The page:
Poelarends, A. J. T.; Herwig, F.; Langer, N.; Heger, A. (2008). "The Supernova Channel of Super‐AGB Stars". The Astrophysical Journal. 675 (1): 614–625.arXiv:0705.4643. Bibcode:2008ApJ...675..614P. doi:10.1086/520872. S2CID 18334243.

attribution contains text copied from Asymptotic giant branch available under CC-BY-SA-3.0



Accretion Molecular cloud Bok globule Young stellar object
Protostar Pre-main-sequence Herbig Ae/Be T Tauri FU Orionis Herbig–Haro object Hayashi track Henyey track


Main sequence Red-giant branch Horizontal branch
Red clump Asymptotic giant branch
super-AGB Blue loop Protoplanetary nebula Planetary nebula PG1159 Dredge-up OH/IR Instability strip Luminous blue variable Blue straggler Stellar population Supernova Superluminous supernova / Hypernova

Spectral classification

Early Late Main sequence
O B A F G K M Brown dwarf WR OB Subdwarf
O B Subgiant Giant
Blue Red Yellow Bright giant Supergiant
Blue Red Yellow Hypergiant
Yellow Carbon
S CN CH White dwarf Chemically peculiar
Am Ap/Bp HgMn Helium-weak Barium Extreme helium Lambda Boötis Lead Technetium Be
Shell B[e]


White dwarf
Helium planet Black dwarf Neutron
Radio-quiet Pulsar
Binary X-ray Magnetar Stellar black hole X-ray binary


Blue dwarf Green Black dwarf Exotic
Boson Electroweak Strange Preon Planck Dark Dark-energy Quark Q Black Gravastar Frozen Quasi-star Thorne–Żytkow object Iron Blitzar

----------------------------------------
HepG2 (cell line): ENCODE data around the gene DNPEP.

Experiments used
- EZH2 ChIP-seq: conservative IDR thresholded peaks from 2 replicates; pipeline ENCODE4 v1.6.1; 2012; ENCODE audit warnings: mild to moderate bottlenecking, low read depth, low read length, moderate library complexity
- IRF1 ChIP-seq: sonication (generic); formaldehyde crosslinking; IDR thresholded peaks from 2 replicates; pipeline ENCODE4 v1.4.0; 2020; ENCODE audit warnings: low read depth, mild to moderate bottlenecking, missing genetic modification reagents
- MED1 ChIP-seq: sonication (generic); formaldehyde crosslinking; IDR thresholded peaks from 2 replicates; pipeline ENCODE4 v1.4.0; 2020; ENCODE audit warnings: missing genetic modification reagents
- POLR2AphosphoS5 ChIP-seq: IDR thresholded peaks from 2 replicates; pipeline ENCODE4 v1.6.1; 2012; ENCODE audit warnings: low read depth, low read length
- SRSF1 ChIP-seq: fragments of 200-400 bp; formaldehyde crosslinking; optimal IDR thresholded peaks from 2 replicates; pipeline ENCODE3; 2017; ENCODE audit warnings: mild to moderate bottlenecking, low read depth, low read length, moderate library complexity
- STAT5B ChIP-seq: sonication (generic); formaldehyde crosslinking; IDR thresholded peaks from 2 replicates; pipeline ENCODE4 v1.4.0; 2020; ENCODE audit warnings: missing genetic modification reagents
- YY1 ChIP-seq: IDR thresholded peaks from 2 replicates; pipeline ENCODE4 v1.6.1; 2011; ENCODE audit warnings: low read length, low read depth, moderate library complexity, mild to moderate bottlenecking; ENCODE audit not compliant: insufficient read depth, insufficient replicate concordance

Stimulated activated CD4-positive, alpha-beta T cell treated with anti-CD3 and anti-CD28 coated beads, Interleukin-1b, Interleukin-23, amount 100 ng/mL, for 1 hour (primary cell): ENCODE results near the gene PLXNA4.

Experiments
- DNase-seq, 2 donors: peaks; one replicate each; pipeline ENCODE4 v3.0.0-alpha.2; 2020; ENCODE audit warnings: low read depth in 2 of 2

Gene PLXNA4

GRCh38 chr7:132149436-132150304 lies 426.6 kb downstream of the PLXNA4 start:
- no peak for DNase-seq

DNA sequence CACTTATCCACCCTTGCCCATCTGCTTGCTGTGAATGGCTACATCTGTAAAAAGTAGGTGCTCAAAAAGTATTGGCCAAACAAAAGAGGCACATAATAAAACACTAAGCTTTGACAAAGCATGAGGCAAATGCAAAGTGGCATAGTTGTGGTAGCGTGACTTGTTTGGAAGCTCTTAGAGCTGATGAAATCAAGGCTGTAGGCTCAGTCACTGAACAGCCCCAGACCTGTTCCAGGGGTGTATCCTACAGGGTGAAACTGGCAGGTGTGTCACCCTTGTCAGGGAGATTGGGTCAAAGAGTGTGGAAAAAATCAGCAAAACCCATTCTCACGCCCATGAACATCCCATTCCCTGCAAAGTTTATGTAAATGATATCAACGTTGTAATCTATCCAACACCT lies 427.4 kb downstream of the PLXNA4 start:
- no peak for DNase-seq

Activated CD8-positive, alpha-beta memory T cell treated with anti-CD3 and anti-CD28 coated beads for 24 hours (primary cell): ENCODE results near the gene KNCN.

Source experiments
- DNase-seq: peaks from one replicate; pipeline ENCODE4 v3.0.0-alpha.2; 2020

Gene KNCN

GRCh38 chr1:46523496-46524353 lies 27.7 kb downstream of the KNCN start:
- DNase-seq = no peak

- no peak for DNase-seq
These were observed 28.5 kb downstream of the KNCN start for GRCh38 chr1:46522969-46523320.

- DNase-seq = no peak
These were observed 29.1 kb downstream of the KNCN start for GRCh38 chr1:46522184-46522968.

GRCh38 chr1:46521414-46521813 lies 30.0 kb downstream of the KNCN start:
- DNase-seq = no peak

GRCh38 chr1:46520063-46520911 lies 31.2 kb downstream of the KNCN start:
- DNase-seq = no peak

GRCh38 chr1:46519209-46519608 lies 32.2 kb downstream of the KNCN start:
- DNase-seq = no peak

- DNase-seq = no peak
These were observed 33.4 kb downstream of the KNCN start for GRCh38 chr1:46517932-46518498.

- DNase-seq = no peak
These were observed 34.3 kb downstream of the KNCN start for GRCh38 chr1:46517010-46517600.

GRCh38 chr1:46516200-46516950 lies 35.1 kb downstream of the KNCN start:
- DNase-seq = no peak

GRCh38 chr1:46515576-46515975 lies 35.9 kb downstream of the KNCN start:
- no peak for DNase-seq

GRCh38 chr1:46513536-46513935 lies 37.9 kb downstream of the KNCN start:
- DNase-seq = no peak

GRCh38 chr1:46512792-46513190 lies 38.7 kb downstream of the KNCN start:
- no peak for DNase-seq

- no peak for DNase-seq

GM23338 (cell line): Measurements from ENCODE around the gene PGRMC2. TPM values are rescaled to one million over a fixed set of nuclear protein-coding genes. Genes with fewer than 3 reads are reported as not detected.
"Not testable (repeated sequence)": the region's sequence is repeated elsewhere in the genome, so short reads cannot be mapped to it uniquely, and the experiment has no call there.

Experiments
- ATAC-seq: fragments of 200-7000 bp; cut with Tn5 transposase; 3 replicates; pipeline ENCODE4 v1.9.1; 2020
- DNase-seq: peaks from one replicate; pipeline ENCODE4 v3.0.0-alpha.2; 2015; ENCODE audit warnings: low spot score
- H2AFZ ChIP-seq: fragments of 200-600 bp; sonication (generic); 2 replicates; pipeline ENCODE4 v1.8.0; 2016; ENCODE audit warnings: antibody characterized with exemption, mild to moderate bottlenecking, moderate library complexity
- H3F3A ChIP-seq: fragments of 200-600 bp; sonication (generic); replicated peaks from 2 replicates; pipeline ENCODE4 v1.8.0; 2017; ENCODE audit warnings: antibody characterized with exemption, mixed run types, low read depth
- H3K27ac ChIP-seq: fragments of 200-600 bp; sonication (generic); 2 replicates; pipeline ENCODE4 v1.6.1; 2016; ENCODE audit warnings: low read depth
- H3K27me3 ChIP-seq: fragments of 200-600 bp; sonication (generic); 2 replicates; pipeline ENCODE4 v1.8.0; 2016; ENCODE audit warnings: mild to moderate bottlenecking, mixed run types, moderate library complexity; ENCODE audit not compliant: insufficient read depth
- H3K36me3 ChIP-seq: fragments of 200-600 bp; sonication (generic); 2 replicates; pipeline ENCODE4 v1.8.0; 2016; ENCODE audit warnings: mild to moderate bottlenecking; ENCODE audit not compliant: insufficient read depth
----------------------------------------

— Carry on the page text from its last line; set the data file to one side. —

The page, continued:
Stellar nucleosynthesis

Deuterium burning Lithium burning Proton–proton chain CNO cycle Helium flash Triple-alpha process Alpha process Carbon burning Neon burning Oxygen burning Silicon burning S-process R-process Fusor Nova
Symbiotic Remnant Luminous red nova


Core Convection zone
Microturbulence Oscillations Radiation zone Atmosphere
Photosphere Starspot Chromosphere Stellar corona Stellar wind
Bubble Bipolar outflow Accretion disk Asteroseismology
Helioseismology Eddington luminosity Kelvin–Helmholtz mechanism


Designation Dynamics Effective temperature Luminosity Kinematics Magnetic field Absolute magnitude Mass Metallicity Rotation Starlight Variable Photometric system Color index Hertzsprung–Russell diagram Color–color diagram

Star systems

Contact Common envelope Eclipsing Symbiotic Multiple Cluster
Open Globular Super Planetary system


Solar System Sunlight Pole star Circumpolar Constellation Asterism Magnitude
Apparent Extinction Photographic Radial velocity Proper motion Parallax Photometric-standard


Proper names
Arabic Chinese Extremes Most massive Highest temperature Lowest temperature Largest volume Smallest volume Brightest
Historical Most luminous Nearest
Nearest bright With exoplanets Brown dwarfs White dwarfs Milky Way novae Supernovae
Candidates Remnants Planetary nebulae Timeline of stellar astronomy

Related articles

Substellar object
Brown dwarf Sub-brown dwarf Planet Galactic year Galaxy Guest Gravity Intergalactic Planet-hosting stars Tidal disruption event